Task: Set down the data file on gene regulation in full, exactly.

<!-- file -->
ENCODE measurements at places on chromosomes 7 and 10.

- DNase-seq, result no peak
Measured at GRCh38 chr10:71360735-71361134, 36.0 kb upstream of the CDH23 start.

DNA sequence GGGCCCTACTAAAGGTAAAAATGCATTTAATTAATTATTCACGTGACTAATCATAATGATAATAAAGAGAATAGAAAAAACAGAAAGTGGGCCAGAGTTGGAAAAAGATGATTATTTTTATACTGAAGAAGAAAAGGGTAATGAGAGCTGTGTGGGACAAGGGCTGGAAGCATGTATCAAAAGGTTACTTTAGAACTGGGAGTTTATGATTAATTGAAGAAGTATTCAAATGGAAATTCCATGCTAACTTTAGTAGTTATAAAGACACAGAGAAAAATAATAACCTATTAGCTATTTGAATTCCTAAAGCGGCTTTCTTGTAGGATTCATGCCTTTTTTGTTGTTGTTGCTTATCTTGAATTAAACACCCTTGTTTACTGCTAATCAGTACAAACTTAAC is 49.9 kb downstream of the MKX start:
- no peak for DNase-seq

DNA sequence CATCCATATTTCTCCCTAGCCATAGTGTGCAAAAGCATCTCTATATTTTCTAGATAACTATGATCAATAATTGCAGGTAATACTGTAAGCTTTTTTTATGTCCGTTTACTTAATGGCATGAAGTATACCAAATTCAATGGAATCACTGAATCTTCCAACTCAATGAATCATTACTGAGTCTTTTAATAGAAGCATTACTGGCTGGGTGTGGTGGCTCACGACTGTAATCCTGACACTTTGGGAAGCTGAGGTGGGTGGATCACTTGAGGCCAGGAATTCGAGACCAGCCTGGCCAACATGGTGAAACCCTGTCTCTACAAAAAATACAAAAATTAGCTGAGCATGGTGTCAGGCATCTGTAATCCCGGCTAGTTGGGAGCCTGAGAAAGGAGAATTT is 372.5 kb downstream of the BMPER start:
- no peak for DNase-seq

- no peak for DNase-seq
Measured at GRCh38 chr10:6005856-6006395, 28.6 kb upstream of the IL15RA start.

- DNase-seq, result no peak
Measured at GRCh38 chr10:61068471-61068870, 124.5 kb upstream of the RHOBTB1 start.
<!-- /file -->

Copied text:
ENCODE measurements at places on chromosomes 7 and 10.

- DNase-seq, result no peak
Measured at GRCh38 chr10:71360735-71361134, 36.0 kb upstream of the CDH23 start.

DNA sequence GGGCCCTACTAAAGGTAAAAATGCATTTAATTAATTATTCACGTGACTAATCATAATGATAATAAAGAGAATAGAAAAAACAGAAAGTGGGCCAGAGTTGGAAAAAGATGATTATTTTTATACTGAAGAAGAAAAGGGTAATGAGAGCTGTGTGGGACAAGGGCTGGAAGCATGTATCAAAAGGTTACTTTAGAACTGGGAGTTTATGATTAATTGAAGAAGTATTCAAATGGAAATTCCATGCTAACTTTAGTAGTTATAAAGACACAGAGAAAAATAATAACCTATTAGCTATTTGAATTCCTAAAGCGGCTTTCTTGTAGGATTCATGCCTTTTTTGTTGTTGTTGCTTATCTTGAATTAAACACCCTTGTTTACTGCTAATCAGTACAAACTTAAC is 49.9 kb downstream of the MKX start:
- no peak for DNase-seq

DNA sequence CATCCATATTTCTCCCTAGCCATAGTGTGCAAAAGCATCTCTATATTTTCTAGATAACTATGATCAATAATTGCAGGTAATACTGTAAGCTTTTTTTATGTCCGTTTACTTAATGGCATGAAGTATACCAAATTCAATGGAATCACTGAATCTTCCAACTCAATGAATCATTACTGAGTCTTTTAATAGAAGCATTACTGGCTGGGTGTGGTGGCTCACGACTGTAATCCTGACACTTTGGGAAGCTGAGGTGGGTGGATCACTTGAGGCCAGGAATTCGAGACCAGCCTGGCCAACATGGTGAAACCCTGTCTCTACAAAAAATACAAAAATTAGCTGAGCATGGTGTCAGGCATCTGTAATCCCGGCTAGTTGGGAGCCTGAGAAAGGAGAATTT is 372.5 kb downstream of the BMPER start:
- no peak for DNase-seq

- no peak for DNase-seq
Measured at GRCh38 chr10:6005856-6006395, 28.6 kb upstream of the IL15RA start.

- DNase-seq, result no peak
Measured at GRCh38 chr10:61068471-61068870, 124.5 kb upstream of the RHOBTB1 start.